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Eugene Waldorf School

Curriculum, Eighth Grade

Revolution!

The task of elementary education is to give children an understanding of man and the world in which they live, to offer them knowledge so rich and warm as to engage their hearts and wills as well as their minds. Such an understanding is the basis of all real efficiency in later years. With the completion of the eighth grade the children should have a well-rounded general picture of man and universe. This last year should not only bring all previous experiences to a new peak, but enable the children to enter fully and potently into the life of their own time.

History, therefore, is an intensive study of the industrial revolution to the modern day, focusing as well on the outstanding individuals such as Napoleon, Lincoln, Jefferson, Edison, and culminating in American history. Geography takes up the same theme, showing the role played by every part of the earth in modern industrial civilization. A comprehensive picture is given of the relation of mineral resources and plant and animal life to the life of human beings in various regions of the world (world economic geography).

Physics lessons complement these historical and geographical surveys. The practical uses made of man's new knowledge of all the physical sciences are thoroughly explored. In addition to further studies in acoustics, thermodynamics, mechanics, climate, electricity, and magnetism, the children are now introduced to hydraulics, aerodynamics, and meteorology. Chemistry is also considered in relation to industry. Organic chemistry (fats, sugars, proteins, and starches are identified) is studied for the role it plays in the building of organic substance. Mathematics also emphasizes the practical applications of arithmetic, algebra, and geometry. Demonstrations in plane and solid geometry lead to problems in the measurement of surfaces and volume. The study of graphs is introduced. Man is again the subject of nature study through the study of physiology of the human organism, observed from the standpoint of form and movement.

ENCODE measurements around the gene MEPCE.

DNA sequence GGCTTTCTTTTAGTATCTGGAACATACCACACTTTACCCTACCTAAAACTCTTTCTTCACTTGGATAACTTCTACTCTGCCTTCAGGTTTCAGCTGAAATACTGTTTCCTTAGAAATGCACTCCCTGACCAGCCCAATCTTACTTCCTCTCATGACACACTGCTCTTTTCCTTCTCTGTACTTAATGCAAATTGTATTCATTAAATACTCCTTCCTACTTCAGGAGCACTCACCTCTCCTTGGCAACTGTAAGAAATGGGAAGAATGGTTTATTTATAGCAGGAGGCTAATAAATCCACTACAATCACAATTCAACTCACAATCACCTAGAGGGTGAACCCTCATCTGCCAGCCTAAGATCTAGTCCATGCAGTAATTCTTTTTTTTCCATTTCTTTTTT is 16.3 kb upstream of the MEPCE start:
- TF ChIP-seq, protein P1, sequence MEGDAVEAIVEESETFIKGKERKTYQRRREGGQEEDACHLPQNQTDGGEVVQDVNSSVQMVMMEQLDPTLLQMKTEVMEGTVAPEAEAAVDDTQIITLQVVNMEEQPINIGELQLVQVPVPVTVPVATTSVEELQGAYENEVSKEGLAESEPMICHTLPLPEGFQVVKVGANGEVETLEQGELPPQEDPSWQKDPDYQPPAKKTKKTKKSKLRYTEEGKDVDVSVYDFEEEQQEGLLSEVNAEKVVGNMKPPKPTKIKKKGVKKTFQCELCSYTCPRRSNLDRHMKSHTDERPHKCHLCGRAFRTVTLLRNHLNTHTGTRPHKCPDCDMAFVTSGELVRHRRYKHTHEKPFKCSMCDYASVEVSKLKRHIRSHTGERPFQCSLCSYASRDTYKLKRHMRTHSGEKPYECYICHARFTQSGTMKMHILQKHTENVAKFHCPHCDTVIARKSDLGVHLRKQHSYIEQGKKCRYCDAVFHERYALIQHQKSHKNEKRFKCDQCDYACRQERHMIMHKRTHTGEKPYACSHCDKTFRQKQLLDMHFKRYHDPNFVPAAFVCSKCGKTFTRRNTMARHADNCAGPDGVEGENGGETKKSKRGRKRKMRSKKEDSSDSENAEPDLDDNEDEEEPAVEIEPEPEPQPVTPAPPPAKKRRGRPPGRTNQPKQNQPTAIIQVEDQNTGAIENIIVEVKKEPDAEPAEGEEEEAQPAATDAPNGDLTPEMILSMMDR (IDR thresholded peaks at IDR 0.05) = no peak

Literature focuses on the theme of human freedom in the short story, letters, and Shakespearean drama. Painting concerns itself for the first time with highly conscious studies of highlights and shadows in portraits and landscapes. In their foreign languages, the children begin a study of poetry and metric forms. Machine sewing, darning, artistic hand-sewing projects and carpentry devoted to big projects requiring real skill and imagination culminate handwork. Music takes up Elizabethan music, American music, symphonic form; eurythmy complements other studies with exploration of poems with tension and relief and contrasting moods.

(The above description is paraphrased from Teaching as a Lively Art, by Marjorie Spock.)

What I like about the Waldorf school is, quite simply, its graduates. As a high school teacher at Marin Academy, I have seen a number of the students who come from Marin Waldorf, and I can say that in all cases they have been remarkable, bright, energetic and involved. -James Shipman, History Department, Marin Academy, San Rafael, California

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